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Ballet Commentary We Can All Get Behind

, , , , , , | Related | November 10, 2019

This story happens when I’m quite small, about three or four years old. My parents have taken me to a children’s matinee at the Royal Winnipeg Ballet. They were worried that I’d be bored, but apparently, I’m utterly enthralled.

At one point, a male and female dancer begin to perform a romantic pas-de-deux, and a small voice pipes up from the middle of the crowd, “Oh! The pretty lady loves the man!”

We’re sitting far enough back that the dancers don’t hear this, but a ripple of laughter moves through the audience nearby. An usher hurries over and asks my father to take me to sit at the back, and he complies.

Another scene is circus-themed and features a clown putting on his clown suit. Midway through, the same small voice rings out again. “He’s putting on his jammies!”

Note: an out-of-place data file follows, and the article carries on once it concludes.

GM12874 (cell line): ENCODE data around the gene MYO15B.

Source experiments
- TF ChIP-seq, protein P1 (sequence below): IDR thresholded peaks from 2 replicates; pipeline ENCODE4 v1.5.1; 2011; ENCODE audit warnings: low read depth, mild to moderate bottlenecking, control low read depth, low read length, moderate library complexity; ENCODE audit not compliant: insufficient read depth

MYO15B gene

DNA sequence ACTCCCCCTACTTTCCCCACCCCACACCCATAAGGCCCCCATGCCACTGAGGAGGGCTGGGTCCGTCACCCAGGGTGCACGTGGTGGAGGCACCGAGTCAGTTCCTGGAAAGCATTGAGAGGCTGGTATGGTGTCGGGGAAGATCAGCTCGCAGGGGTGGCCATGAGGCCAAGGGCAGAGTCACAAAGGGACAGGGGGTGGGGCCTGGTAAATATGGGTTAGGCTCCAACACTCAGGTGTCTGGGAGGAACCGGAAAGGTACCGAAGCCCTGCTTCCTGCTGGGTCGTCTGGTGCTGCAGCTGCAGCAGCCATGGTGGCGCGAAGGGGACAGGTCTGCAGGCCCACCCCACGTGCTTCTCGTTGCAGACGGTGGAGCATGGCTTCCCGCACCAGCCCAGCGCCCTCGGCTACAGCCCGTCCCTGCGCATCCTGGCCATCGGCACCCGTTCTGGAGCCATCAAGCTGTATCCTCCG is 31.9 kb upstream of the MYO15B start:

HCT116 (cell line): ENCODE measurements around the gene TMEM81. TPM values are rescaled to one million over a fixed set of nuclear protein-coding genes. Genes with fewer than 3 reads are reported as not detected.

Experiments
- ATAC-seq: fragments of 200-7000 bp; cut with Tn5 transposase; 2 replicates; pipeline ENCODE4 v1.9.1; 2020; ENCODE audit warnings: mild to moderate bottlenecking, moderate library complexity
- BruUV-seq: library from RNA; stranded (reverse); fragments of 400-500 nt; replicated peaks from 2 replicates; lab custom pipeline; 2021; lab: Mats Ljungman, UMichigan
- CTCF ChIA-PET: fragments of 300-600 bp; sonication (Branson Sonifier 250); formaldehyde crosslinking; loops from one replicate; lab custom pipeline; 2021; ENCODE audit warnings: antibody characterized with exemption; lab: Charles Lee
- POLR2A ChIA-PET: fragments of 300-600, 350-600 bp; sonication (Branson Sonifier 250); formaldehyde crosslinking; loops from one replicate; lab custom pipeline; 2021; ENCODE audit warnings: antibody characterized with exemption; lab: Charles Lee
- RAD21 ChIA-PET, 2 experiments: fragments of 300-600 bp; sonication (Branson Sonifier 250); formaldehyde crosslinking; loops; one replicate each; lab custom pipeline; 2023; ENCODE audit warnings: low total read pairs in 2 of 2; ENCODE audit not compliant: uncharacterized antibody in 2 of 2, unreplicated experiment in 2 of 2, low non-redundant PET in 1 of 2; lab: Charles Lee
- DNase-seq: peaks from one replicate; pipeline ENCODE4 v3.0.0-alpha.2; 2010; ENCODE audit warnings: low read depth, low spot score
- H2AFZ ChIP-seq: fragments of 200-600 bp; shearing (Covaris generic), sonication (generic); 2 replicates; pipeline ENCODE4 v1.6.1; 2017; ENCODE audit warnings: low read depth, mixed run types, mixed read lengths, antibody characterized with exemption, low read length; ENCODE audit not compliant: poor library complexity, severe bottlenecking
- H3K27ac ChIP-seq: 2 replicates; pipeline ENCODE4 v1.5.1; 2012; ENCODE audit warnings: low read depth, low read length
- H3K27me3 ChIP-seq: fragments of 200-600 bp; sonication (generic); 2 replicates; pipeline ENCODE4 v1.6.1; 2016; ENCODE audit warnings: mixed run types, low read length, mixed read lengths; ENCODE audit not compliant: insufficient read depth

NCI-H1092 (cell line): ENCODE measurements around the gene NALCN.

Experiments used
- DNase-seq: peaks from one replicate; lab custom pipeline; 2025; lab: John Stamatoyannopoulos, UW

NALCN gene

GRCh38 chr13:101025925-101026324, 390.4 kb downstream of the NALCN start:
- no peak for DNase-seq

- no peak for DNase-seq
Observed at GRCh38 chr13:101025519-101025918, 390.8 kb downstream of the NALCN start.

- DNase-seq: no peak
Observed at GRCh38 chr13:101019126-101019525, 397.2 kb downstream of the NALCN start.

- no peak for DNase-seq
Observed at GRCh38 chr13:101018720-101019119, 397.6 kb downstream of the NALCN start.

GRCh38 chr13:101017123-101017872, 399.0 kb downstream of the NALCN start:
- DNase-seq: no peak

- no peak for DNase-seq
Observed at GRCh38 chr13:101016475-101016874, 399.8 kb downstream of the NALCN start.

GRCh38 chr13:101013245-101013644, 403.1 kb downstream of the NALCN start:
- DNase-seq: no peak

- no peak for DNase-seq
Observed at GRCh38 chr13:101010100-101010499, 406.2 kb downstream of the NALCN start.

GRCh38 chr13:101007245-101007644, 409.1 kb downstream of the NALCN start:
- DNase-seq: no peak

More laughter from the audience. This time the usher asks my dad to remove me from the audience entirely. 

As my dad says, this was clearly the beginning of my career in media analysis.

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Something Has Changed Within Me

, , , , , | Related | October 26, 2019

(I’m very geeky. My mother and I go to a professional production of one of my favorite musicals. I’m so excited that I almost don’t notice when I lean forward in my seat, mouth the lyrics to most of the songs, and am unable to stop smiling. When the lights come on for intermission, I turn to my mother and see her silently laughing.)